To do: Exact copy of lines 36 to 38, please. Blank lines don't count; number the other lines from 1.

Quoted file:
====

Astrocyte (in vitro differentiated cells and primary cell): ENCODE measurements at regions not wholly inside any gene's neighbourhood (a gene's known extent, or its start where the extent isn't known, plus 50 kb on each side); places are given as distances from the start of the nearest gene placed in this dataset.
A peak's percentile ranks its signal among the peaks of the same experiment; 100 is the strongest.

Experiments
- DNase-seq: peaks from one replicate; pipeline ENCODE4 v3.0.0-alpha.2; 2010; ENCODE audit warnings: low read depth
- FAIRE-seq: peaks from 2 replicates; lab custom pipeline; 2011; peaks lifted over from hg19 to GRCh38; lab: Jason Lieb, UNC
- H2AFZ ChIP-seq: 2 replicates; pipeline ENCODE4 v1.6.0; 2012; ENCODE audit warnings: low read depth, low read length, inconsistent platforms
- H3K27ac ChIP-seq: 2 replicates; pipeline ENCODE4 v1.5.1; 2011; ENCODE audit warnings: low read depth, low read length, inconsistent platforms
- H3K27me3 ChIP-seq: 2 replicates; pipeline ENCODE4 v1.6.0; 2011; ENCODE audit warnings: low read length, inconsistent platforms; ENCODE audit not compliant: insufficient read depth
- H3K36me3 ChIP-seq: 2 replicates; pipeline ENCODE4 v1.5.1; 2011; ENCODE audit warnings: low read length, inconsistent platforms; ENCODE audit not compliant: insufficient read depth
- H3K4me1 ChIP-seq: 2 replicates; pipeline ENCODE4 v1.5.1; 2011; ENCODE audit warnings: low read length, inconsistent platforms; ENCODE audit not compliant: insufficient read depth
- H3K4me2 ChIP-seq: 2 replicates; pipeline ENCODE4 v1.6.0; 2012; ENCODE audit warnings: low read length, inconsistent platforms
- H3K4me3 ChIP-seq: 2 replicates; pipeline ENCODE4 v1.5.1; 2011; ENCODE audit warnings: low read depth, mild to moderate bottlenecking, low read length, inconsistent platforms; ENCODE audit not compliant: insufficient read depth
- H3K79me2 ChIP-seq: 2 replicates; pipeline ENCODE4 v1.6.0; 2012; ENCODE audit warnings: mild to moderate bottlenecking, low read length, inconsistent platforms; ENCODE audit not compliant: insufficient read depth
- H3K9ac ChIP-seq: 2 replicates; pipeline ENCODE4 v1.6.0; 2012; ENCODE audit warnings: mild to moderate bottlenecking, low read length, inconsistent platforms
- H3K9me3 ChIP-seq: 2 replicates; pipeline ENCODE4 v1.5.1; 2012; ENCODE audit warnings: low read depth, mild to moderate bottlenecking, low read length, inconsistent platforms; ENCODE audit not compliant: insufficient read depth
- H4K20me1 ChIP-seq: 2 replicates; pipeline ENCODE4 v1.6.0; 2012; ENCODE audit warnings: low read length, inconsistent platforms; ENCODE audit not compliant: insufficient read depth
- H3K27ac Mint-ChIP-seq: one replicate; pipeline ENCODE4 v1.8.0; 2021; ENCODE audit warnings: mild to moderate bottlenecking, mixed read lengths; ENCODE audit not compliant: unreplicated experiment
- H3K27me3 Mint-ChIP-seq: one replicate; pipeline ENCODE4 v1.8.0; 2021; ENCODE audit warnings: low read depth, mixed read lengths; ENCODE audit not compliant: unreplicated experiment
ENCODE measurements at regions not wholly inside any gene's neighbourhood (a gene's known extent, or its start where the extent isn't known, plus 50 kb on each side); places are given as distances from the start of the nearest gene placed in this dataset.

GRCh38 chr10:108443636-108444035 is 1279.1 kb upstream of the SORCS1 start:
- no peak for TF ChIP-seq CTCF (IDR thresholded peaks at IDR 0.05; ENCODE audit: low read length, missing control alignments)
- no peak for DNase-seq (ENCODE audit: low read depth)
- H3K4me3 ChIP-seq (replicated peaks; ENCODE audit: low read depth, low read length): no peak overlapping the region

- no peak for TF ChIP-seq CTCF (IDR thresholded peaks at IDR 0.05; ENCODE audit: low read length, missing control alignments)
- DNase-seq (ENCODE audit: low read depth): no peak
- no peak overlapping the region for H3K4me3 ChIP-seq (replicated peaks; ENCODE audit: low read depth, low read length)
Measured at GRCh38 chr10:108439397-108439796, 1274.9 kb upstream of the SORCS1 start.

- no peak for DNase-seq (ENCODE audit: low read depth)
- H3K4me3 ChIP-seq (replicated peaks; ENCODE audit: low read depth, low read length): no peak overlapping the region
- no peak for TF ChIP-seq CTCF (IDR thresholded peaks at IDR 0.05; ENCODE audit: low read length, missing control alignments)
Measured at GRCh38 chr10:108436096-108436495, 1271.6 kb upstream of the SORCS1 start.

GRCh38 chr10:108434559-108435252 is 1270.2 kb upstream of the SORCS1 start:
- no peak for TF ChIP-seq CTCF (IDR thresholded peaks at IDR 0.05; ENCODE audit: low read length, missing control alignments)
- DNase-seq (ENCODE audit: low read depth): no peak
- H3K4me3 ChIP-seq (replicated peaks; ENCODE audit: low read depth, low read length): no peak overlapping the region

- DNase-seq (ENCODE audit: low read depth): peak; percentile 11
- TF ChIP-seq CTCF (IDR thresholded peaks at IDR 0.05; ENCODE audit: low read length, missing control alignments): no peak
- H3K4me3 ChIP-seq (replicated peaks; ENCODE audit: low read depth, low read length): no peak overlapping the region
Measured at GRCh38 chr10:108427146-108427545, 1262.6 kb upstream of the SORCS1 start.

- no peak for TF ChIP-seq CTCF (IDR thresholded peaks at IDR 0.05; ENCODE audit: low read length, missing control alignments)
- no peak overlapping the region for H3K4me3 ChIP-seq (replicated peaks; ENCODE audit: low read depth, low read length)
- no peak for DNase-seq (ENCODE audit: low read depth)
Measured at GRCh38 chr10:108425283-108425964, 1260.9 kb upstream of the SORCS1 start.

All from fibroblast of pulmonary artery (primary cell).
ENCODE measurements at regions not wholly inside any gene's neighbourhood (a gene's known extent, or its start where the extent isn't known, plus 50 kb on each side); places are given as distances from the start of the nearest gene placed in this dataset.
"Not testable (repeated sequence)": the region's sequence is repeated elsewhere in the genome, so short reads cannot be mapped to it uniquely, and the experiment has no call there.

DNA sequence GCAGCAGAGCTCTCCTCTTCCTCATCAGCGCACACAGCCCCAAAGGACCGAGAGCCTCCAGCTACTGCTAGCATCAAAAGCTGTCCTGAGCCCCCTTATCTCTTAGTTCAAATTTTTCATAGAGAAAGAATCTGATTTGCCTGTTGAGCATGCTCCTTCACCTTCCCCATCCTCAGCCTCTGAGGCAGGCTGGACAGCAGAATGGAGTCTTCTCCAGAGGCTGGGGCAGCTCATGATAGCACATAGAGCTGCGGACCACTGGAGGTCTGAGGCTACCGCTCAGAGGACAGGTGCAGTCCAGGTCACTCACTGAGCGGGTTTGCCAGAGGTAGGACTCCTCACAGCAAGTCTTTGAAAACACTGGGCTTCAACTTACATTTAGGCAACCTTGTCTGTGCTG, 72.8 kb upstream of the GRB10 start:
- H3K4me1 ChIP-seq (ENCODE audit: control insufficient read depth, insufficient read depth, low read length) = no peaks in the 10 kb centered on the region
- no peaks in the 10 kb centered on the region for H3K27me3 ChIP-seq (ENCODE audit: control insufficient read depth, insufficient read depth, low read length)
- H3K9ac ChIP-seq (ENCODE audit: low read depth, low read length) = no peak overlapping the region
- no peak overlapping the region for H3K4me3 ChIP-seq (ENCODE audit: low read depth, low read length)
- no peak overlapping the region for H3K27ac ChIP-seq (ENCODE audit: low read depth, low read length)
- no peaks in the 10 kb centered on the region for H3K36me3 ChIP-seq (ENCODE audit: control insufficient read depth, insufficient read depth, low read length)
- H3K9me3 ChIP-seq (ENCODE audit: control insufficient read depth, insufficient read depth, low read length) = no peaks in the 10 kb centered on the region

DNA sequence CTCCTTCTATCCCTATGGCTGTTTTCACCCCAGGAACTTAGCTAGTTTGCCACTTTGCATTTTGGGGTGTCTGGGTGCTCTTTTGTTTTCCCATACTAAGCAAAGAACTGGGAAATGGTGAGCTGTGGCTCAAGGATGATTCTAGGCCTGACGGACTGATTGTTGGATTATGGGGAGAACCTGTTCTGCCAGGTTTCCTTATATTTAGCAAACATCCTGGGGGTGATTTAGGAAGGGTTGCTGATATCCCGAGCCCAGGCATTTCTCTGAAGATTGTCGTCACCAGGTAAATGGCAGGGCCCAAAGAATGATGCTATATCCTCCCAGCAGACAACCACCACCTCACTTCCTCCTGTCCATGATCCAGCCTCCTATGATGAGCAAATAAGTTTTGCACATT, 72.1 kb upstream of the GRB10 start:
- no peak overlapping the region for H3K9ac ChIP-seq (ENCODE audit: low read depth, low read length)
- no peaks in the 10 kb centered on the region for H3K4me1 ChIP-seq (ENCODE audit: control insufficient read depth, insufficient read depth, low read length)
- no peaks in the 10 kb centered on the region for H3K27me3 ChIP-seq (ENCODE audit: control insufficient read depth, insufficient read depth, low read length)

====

- DNase-seq (ENCODE audit: low read depth): peak; percentile 11
- TF ChIP-seq CTCF (IDR thresholded peaks at IDR 0.05; ENCODE audit: low read length, missing control alignments): no peak
- H3K4me3 ChIP-seq (replicated peaks; ENCODE audit: low read depth, low read length): no peak overlapping the region